Observing their son’s circumcision has left some parents with a deep feeling of regret. The following quotes are typical:

I am so sorry I was so ignorant about circumcision. Had I witnessed a circumcision first, I never would have consented to having my son circumcised.

Always in the back of my mind I’ve thought, “I wish he hadn’t been cut.” I have apologized to him numerous times.

If I had ever known, I wouldn’t have done this in a million years.

I felt as if I might pass out at the sight of my son lying there, unable to move or defend himself. His screams tore at my heart as his foreskin was heartlessly torn from his penis. Too late to turn back, I knew that this was a terrible mistake and that it was something that no one, especially newborn babies, should ever have to endure. A wave of shock coursed through me—my body feeling nauseatingly sick with guilt and shame. All I could think of was holding and consoling my child, but his pain felt inconsolable—his body rigid with fear and anger—his eyes filled with tears of betrayal.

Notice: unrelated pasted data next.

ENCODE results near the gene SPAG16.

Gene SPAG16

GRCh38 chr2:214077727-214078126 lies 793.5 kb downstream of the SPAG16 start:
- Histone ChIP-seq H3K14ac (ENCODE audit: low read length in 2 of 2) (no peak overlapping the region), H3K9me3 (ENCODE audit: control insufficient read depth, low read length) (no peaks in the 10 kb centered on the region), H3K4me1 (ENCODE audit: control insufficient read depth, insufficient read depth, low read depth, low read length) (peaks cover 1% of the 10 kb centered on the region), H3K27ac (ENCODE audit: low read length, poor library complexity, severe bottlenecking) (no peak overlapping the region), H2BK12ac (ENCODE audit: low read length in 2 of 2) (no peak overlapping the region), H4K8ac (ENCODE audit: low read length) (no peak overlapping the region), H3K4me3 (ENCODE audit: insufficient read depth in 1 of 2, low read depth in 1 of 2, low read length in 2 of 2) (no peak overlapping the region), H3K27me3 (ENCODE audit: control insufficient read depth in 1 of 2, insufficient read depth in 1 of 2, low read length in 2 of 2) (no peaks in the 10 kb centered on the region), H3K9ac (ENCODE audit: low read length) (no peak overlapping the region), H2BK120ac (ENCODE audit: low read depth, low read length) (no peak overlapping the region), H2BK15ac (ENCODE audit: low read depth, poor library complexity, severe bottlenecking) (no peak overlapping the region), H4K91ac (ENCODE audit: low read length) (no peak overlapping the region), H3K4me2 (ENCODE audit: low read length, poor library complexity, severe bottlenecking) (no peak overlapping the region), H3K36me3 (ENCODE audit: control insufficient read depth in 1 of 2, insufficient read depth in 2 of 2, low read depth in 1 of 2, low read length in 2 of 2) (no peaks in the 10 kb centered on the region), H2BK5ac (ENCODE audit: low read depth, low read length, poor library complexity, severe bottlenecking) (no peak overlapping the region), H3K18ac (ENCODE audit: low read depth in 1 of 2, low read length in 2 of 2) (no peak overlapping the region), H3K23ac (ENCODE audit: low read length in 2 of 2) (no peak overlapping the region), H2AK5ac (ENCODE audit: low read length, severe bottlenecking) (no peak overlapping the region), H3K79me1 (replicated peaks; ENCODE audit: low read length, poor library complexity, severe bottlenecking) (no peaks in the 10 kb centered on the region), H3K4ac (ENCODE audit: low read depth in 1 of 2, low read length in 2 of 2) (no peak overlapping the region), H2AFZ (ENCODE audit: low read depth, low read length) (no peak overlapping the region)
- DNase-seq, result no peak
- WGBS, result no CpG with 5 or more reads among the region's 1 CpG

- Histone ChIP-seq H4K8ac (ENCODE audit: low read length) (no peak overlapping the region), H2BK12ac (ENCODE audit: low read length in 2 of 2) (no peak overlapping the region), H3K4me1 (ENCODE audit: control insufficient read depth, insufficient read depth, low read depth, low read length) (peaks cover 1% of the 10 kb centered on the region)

Some mothers who did not witness the circumcision have since regretted allowing it:

The nurse came to take the baby for the circumcision. I have relived that moment over and over. If I could turn back the hands of time, that would be the one moment I would go back to and say, “I don’t think it’s a good idea. I need another day to think about it” and just hold on to him because I wasn’t sure. I think if I had held on to him it might have turned out differently. I just shouldn’t have let him go when I was so ambivalent. After they took him I went into the shower, and I cried.

When they brought him back to me, I could see that he had been crying and had a glassy, wild look in his eyes. I think it was terror. I didn’t know what had been done to him, but I could tell whatever it was, it hurt. I’ll never forget that look. They probably shattered every bit of trust he had. I’m very angry about it. I would never have done that to my own son. No mother would take a knife to her child. When I looked at his penis, I was again instantly sorry that I had allowed it to be done.

References are available upon request.

Circumcision Resource Center